Set­ting up a healthy hy­giene rou­tine



Chil­dren seem to think they can go through life with­out wash­ing any­thing. That’s an un­der­stand­able con­cept for a 5-year-old, but when you have to ask your teen if they show­ered, it gets hairy.

Thanks to pu­berty, a teen’s body re­leases so many hor­mones, which wreak havoc ev­ery­where. Body odor is caused by these hor­mones, as is ex­ces­sive oil on both the scalp and face, caus­ing greasy hair and acne. The se­ba­ceous glands are to blame for this phe­nom­e­non be­cause they are over-ac­tive dur­ing pu­berty. The bac­te­ria on the skin at­tach to these oils and pro­duce an odor. Girls can start pu­berty as early as 8 years old un­til ma­tu­rity around 14. Boys will start later, the ear­li­est around 9 years old, and can ma­ture much later. So, start­ing a good reg­i­men at a young age may thwart any clean­li­ness chal­lenges go­ing for­ward for both par­ents and teens.

Dr. Stephanie Strozuk of Evolved Ado­les­cent and Young Adult Medicine in Ridge­wood of­fers this in­sight.

“When tweens and teens are go­ing through pu­ber­tal changes their hy­giene re­quire­ments change dra­mat­i­cally,” she says. “Par­ents may as­sume that their teens re­al­ize this, but we, as par­ents, def­i­nitely need to guide them.”

Show­er­ing daily is a must. Be sure to have mild soaps and sham­poos on hand that are not laden with hor­mone dis­rupt­ing chem­i­cals like parabens and ph­tha­lates.

The chal­lenges brought on by pu­berty and over­ac­tive glands are not a teen’s fault, but start­ing good habits young will pre­vent greasy hair, smelly armpits and more.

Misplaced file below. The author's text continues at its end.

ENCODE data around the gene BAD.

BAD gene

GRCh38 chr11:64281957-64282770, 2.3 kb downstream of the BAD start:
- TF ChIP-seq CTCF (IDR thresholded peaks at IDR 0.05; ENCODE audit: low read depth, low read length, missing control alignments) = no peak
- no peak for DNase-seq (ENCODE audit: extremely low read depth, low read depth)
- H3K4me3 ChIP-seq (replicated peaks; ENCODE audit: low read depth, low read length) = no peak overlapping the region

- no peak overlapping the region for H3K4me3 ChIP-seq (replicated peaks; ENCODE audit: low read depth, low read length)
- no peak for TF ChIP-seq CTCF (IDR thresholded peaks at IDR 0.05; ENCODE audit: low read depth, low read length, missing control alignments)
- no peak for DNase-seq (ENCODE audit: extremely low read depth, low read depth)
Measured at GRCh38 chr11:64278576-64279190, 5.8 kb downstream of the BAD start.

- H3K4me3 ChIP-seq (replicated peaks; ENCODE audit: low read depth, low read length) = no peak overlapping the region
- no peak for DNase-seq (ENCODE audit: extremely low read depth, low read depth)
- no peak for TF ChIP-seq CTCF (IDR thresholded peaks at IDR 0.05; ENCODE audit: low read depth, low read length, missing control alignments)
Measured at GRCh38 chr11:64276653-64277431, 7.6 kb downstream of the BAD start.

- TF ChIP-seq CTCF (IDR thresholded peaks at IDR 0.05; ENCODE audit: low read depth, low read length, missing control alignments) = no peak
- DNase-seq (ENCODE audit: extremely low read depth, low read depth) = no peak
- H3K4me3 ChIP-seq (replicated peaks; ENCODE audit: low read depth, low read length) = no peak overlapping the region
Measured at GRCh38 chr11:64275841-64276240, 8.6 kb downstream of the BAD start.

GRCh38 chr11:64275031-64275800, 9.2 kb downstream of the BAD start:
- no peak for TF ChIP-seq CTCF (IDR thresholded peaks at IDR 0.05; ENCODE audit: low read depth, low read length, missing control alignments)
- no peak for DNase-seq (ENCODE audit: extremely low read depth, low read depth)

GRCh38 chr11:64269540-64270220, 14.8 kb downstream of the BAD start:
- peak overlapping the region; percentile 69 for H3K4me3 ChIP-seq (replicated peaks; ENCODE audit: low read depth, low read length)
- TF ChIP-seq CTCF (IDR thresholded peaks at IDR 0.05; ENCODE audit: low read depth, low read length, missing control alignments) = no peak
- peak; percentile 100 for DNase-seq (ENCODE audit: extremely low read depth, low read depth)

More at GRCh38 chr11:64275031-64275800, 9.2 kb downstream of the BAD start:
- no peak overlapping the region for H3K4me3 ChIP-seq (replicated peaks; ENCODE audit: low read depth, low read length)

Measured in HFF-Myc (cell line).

Com­mon sense items in­clude hand wash­ing as a preschooler, be­fore ev­ery meal, af­ter ev­ery trip to the bath­room, in the hospi­tal and af­ter touch­ing an­i­mals. Car­ry­ing around hand san­i­tizer is a good idea, but hand wash­ing should be­come part of the norm af­ter all of these ac­tiv­i­ties.

It may seem ob­vi­ous that hair wash­ing and show­er­ing are an ev­ery­day oc­cur­rence, but kids and teens don’t nec­es­sar­ily see it that way. Don’t take for granted that it will hap­pen; in­sist that it does. Greasy hair isn’t just un­pleas­ant, it’s a hot­bed for dirt and in­fec­tion that can be trans­ferred all over the body. Keep­ing hair clean and wash­ing reg­u­larly is para­mount to keep­ing the rest of the body clean. Wash­ing the face with a good, mild cleanser two times a day is a must.

Girls face a chal­lenge once men­stru­a­tion hits be­cause vagi­nal hy­giene be­comes es­sen­tial, es­pe­cially dur­ing that time of the month. How­ever, vagi­nal hy­giene does not have to be ex­ces­sive. The vagina in­ter­nally cleans it­self, but a mild hy­giene wash dur­ing a daily shower or bath rou­tine is help­ful to keep away yeast in­fec­tions.

Teens of­ten avoid the use of de­odor­ant or an­tiper­spi­rant. In­tro­duc­ing the use of these prod­ucts at a younger age makes it part of the daily rou­tine. Hy­giene is about habits, both good and bad.

Chang­ing clothes is an­other el­e­ment that will keep the smells away, but it isn’t some­thing a kid al­ways does. Young chil­dren get into the habit of wear­ing the same stuff be­cause it’s com­fort­able or they have an at­tach­ment to the ar­ti­cle of cloth­ing. How­ever, when the hor­mones have a say in the wardrobe, you just can’t put on the same shirt and socks four days in a row and not have an im­pact. Par­ents need to make sure young teens know the basics of laun­dry and pro­vide clean clothes to set an ex­am­ple.

There can be no waf­fling when it comes to hy­giene be­cause it is dam­ag­ing from a phys­i­cal per­spec­tive, but men­tally as well. Aside from fac­ing the health con­se­quences of in­fec­tions and ill­ness, chil­dren with hy­giene poor enough that is no­ticed by oth­ers can suf­fer self-es­teem and so­cial con­se­quences.

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